Every company have people that knows the business inside out. They have worked for the company for a long time that they can easily take decisions without a recourse to the CEO. They are known as stars.
Stars are valuable assets to every business owner, manager or CEO. Stars make things happen. They generate unimaginable ideas to reposition or grow the organization. They are sales experts, management experts and know little about many things. No organization can grow without stars.
If you mention any large corporation, you must remember a star CEO that transformed it. Tony Elumelu transformed Standard Trust Bank and United Bank for Africa. Aigboje Aig-Imoukhuede took Access Bank to the next level. Steve Jobs brought Apple back to life. Time Cook is presently making lots of money for Apple Inc. Steve Ballmer did exploits at Microsoft before he retired and a host of others.
So, you can see that every organization need stars to grow exponentially. But it takes creative and an astute leader to properly manage stars.
One thing is certain, you need stars to win, and it is very important that you identify your stars–the top 20 percent–and reward them accordingly.
But bear in mind that it can backfire. A star’s ego can be a dangerous thing. Some business owners and managers have promoted some stars too quickly and their ambition got out of control.
Some leaders also make the mistake of telling stars that they are irreplaceable and it got into their heads. In fact, some of them believe that they are indispensable, that they should not be bound by anything, including the company’s values and aspirations. Stars can become monsters if you let them.
I suggest that someone should monitor the stars, especially their bosses with support from the HR department.
The minute a star seems to be getting arrogant or out of control, someone has to call him to order. His boss should have a good conversation with him and caution him.
Sometimes stars can surprise you and leave. If that happens, you must replace him as fast as possible to send a message to the organization that no one is indispensable. It will make other people to know that nobody can hold the organization to ransom.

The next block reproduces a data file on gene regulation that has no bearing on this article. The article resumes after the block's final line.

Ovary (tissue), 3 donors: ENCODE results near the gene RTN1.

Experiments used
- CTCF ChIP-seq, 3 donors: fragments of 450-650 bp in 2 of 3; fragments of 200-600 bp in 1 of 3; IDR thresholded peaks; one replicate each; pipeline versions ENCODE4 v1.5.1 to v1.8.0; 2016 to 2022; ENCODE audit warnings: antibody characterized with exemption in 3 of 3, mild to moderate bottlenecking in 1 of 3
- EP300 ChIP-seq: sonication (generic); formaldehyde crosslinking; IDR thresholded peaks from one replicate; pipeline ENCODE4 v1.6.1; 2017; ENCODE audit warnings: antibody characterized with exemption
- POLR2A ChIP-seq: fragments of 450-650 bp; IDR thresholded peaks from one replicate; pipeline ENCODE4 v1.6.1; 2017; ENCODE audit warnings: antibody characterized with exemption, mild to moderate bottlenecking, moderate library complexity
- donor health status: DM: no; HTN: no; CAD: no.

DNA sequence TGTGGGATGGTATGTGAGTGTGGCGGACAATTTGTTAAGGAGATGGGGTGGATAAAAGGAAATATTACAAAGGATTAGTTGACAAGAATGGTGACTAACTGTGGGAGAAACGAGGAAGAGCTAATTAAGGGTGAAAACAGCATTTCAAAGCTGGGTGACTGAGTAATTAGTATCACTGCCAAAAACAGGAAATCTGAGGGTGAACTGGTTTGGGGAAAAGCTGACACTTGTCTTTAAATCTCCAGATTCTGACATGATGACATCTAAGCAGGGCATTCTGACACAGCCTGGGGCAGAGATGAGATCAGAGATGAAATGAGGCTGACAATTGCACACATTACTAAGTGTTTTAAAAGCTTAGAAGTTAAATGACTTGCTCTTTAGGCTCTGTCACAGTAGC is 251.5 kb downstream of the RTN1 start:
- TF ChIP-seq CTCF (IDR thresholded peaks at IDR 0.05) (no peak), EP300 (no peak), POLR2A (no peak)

Jack Welch shared this experience: “One morning in the summer of 2001, just as Jeff Immelt was about to take over as CEO, Larry Johnson, who was CEO of our appliance business, came to headquarters to tell us he was taking the job as CEO of Albertson, the large West Coast food and drug chain.
Larry was a big presence in General Electric, with strong track record and great reputation.
Even though the announcement of his departure knocked the wind out of us, we moved quickly. By four o’clock that afternoon, we appointed Jim Campbell, the sales manager in Appliance, to the job.
Albertson got a great CEO, and we never missed a beat. Jim was off and running from day one.”
The only way to replace a star swiftly is to have a good number of people ready to do so. That’s where good evaluation system come in, in particular, career development planning. That process can raise one or two in-house candidates to replace any star who departs.
My advice is, don’t wait until the star leaves before you start looking for replacement. By then it will be too late to make the point.
Some traders from South East, Nigeria, who had good apprentices did not find replacements while the good apprentice was around. By the time he leaves, his boss will be struggling to run his business.
I am not in anyway saying that you should hate stars or look for ways to punish them. Celebrate them both in the secret and in the public. But don’t allow them to hold the organization to ransom. Have backups.
One of the best ways to have backups is to consistently organize corporate training in your organization. Your staff or team cannot do what they don’t know. The good news is that we have an online platform to train your staff anywhere in the world. All you have to do is to call +234 7032681154 or simply click this link bit.ly/322fxVj and sign up immediately or send an email to email@example.com
To order my books and audio programs, call 08064143363 or 07032681154.
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